The main hindrance to progress I see would be copyright and patent law. You'd be crippled by DRM and you wouldn't be able to walk into a cinema without all that stuff being forced off.

    [1]Military versions could also do sniper location assistance from "crack-thump", possibly more accurate if sharing data from teammates - assuming all clocks are high res and synchronized - and teammate positions are known accurately (could be possible with UWB).
  • by Anonymous Coward on Monday May 14, 2012 @01:53PM (#39997093)

    I think it got twisted to "we only use 10% of our brains" when the original probably was "we only know the function of 10% of a human brain, we don't know what the rest does". And we're seeing the repeat of the same phenomenon with the DNA fragments that we don't understand yet.

    Even NDT succumbed to this notion when he asked Dawkins, [something along the lines] "If human and chimp DNA differ by only 1.5%, imagine how much advances we can make if we improved by another 1.5% in same direction". Dawkins responded, a lot the other 98.5% is core stuff that you can't discard. There's a youtube vid of the entire talk.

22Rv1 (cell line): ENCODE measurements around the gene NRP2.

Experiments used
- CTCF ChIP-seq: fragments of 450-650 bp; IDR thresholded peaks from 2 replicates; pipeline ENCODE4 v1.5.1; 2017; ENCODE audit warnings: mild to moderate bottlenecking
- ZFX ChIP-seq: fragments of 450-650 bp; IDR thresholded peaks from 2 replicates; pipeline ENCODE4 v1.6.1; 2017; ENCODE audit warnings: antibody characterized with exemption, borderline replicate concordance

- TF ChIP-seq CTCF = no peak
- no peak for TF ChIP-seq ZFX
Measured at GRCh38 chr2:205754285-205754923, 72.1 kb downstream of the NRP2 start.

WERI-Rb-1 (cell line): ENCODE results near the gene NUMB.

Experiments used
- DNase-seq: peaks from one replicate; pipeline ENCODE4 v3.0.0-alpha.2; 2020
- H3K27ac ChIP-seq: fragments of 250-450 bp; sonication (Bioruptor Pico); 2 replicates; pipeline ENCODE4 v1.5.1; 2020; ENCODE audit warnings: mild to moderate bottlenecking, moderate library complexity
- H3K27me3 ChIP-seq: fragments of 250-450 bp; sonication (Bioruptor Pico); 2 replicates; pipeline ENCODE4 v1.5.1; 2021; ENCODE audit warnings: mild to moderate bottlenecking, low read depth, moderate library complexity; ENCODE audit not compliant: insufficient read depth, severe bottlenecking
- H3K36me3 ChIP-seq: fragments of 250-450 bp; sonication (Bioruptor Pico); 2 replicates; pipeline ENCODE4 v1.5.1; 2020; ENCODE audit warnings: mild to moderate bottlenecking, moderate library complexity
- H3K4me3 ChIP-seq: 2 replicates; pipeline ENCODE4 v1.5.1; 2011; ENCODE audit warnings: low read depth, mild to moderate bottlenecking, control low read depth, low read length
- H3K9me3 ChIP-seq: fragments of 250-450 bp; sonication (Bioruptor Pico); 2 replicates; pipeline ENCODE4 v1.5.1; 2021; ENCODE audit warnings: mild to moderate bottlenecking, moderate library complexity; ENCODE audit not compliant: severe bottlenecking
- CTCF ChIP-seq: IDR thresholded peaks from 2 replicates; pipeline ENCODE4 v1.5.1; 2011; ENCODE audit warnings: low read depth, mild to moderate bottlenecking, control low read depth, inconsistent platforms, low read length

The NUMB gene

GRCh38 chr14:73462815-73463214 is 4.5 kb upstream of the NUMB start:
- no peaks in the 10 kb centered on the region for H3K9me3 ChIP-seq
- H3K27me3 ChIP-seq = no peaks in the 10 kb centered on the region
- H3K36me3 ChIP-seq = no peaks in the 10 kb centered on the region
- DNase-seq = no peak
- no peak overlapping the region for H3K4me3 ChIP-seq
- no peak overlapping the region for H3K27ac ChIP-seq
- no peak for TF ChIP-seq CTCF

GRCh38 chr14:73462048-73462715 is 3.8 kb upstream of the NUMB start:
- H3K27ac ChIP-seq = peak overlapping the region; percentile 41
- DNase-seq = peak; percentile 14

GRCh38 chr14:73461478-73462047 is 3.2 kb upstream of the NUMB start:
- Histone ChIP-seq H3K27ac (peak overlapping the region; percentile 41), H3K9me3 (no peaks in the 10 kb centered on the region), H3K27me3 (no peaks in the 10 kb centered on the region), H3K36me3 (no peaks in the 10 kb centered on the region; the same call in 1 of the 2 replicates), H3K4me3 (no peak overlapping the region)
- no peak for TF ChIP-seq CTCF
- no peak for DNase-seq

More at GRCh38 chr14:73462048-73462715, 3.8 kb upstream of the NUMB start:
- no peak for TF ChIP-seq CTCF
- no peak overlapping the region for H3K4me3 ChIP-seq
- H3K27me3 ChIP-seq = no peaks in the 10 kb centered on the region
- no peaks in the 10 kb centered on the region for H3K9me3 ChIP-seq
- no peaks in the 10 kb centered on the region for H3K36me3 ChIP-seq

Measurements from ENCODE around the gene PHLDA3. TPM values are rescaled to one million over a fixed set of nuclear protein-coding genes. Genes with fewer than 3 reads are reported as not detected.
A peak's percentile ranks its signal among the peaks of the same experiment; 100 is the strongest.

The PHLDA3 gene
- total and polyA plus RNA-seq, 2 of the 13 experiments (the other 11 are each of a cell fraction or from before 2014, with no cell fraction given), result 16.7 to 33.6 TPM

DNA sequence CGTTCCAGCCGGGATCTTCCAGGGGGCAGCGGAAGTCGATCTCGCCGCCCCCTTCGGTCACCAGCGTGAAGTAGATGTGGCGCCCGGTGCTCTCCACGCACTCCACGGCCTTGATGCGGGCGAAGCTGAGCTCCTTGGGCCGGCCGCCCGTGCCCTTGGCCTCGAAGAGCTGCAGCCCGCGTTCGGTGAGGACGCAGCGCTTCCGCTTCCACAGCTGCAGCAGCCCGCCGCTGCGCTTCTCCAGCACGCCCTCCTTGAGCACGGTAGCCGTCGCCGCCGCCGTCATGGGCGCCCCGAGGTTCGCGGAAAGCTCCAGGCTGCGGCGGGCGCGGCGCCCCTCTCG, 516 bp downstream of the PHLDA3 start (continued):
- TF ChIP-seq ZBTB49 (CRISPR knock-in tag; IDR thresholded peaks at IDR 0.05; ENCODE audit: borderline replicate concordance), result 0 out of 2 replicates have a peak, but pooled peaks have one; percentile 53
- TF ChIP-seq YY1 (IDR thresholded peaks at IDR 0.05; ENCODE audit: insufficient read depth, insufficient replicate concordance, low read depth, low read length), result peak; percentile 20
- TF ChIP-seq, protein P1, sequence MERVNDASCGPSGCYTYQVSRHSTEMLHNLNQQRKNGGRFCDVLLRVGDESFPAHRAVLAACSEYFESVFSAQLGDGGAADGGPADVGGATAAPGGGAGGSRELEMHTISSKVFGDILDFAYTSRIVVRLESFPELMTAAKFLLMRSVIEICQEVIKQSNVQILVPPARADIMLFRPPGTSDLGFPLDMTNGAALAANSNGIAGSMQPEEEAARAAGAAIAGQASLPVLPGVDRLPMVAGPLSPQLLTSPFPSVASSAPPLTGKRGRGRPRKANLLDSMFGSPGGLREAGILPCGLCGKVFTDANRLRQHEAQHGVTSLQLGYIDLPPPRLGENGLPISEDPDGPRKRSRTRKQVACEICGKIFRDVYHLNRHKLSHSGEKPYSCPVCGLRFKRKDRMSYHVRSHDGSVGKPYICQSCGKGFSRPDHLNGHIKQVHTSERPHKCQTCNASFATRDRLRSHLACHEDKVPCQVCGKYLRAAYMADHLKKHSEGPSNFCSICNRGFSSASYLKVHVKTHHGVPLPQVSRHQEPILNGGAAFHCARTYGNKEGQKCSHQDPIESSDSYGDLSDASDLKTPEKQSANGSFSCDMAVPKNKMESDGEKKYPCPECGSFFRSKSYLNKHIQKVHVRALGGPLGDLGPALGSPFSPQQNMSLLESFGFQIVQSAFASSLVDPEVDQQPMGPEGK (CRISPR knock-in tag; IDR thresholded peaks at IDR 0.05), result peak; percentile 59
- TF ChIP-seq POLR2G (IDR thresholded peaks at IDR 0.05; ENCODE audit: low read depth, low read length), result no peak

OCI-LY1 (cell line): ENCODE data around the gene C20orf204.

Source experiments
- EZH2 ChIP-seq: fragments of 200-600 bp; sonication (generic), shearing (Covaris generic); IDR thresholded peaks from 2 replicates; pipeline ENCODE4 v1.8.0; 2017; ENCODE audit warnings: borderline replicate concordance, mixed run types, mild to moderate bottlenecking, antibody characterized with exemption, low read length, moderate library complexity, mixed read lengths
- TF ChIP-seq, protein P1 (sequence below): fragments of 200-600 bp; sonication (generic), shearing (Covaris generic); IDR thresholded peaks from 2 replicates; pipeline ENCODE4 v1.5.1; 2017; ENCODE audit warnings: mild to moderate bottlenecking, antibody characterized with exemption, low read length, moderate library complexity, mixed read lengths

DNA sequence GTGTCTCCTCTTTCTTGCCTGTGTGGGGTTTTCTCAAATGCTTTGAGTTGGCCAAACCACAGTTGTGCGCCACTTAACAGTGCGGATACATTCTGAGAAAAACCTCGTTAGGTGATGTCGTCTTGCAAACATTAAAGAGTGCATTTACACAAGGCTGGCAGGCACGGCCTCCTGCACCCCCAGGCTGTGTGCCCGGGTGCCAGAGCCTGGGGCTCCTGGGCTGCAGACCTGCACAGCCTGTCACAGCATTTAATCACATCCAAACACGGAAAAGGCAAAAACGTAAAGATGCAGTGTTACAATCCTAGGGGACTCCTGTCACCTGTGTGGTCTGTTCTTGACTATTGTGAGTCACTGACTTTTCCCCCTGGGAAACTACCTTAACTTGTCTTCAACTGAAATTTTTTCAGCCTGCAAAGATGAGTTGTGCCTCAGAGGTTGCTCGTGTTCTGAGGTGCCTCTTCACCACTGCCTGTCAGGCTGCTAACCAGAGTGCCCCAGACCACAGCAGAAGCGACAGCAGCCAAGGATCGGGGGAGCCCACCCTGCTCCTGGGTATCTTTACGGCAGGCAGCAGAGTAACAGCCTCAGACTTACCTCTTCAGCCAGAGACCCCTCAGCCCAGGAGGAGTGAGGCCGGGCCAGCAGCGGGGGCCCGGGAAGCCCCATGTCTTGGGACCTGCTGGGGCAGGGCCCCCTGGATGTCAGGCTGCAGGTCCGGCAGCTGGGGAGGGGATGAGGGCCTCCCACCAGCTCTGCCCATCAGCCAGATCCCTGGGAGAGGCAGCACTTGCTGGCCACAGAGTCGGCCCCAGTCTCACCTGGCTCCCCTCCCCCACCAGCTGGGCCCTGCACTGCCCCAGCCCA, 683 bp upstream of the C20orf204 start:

• by bd580slashdot ( 1948328 ) on Monday May 14, 2012 @03:01PM (#39997915)

    Our pattern recognition abilities are still better than computers, although the gap is closing. Much of our pattern recognition capabilities are not conscious but can be utilized anyway.

    I think most people mean the 90% we "don't use" is part of our mind that is not conscious. That's pretty accurate in a way.

    There's a good BBC Horizon episode called "Out of
    Control" How Big is the Unconscious Mind? It gives some awesome examples of harnessing the power of our unconscious mind.